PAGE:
Share a dozen tweets, or follow a few dozen interesting people, and suddenly you look like you know what you're doing. And you do. Twitter is that easy.
Try Twitter as a business development tool
Interested in connecting with a potential client, but not sure how to land on their radar? Follow them on Twitter. Take note of the type of articles they share, what sporting teams they talk aboutwhat they are interested in. It will be far easier this way to break the ice when the time comes, because when you finally meet face to face you won't be trapped into talking about yourself; you can show sincere interest in the client and his interests.
To find the client, use the search tool I mentioned above and, once you find that individual's profile, click "Follow."
Following someone on Twitter is not a long-term commitment. They receive an email notification that you are now following them, but likely will never know if you later un-follow them. Twitter is far more fluid in this sense than Facebook or LinkedIn; people get followed and un-followed all the time without hurt feelings.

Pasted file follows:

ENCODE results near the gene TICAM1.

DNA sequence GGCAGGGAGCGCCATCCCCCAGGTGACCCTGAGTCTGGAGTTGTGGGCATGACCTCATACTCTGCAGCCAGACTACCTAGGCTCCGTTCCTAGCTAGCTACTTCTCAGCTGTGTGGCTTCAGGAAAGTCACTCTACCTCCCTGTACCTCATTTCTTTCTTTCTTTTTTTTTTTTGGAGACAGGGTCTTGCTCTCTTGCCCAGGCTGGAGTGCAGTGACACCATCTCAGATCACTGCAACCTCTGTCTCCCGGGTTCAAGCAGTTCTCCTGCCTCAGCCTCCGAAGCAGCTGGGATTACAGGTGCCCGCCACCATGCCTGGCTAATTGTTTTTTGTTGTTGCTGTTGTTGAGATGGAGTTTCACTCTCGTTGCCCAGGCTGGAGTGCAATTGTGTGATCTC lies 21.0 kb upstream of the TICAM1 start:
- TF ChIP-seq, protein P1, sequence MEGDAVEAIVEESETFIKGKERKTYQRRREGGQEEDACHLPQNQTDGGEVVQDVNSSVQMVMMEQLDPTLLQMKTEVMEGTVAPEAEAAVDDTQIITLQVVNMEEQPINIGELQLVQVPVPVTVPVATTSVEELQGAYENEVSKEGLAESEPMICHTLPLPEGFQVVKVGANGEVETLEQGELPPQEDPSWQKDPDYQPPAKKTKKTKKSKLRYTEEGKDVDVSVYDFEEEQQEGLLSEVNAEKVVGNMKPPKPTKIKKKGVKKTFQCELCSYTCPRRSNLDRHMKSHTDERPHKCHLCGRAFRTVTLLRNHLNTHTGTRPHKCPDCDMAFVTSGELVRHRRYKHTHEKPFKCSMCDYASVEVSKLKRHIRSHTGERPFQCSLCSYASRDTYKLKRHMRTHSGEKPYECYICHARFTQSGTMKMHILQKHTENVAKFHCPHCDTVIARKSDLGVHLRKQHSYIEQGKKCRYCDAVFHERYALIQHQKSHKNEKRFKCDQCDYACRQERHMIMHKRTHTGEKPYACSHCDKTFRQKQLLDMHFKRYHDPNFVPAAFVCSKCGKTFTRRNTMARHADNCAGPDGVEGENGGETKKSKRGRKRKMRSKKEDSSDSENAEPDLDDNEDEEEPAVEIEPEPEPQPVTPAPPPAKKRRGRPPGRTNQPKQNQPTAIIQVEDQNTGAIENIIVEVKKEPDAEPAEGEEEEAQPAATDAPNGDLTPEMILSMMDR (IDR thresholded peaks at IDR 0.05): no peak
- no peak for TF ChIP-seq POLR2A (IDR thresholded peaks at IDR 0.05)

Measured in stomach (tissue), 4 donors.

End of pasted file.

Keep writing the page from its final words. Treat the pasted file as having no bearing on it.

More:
This isn't to say that your mother wouldn't be offended if you un-followed her, but, generally speaking, the attitude on Twitter is: Follow me if you find my tweets interesting, un-follow me if not, and that is OK.
Twitter has a silly name, but don't let that petty detail get in the way of trying something you might really enjoy. Twitter continues to explode in popularity, not because it is trendy, but because it is useful.
I'm not saying you have to love it, I'm just saying you should try. At least a few bites. Let me know what you think.
This article first appeared in The National Law Journal, a Daily Report affiliate. Adrian Dayton is a lawyer, speaker on social media for the legal profession and author. His book Social Media for Lawyers: Twitter Edition (Ark Group 2012) is in its second edition. See his Web site, adriandayton.com, or contact him at firstname.lastname@example.org.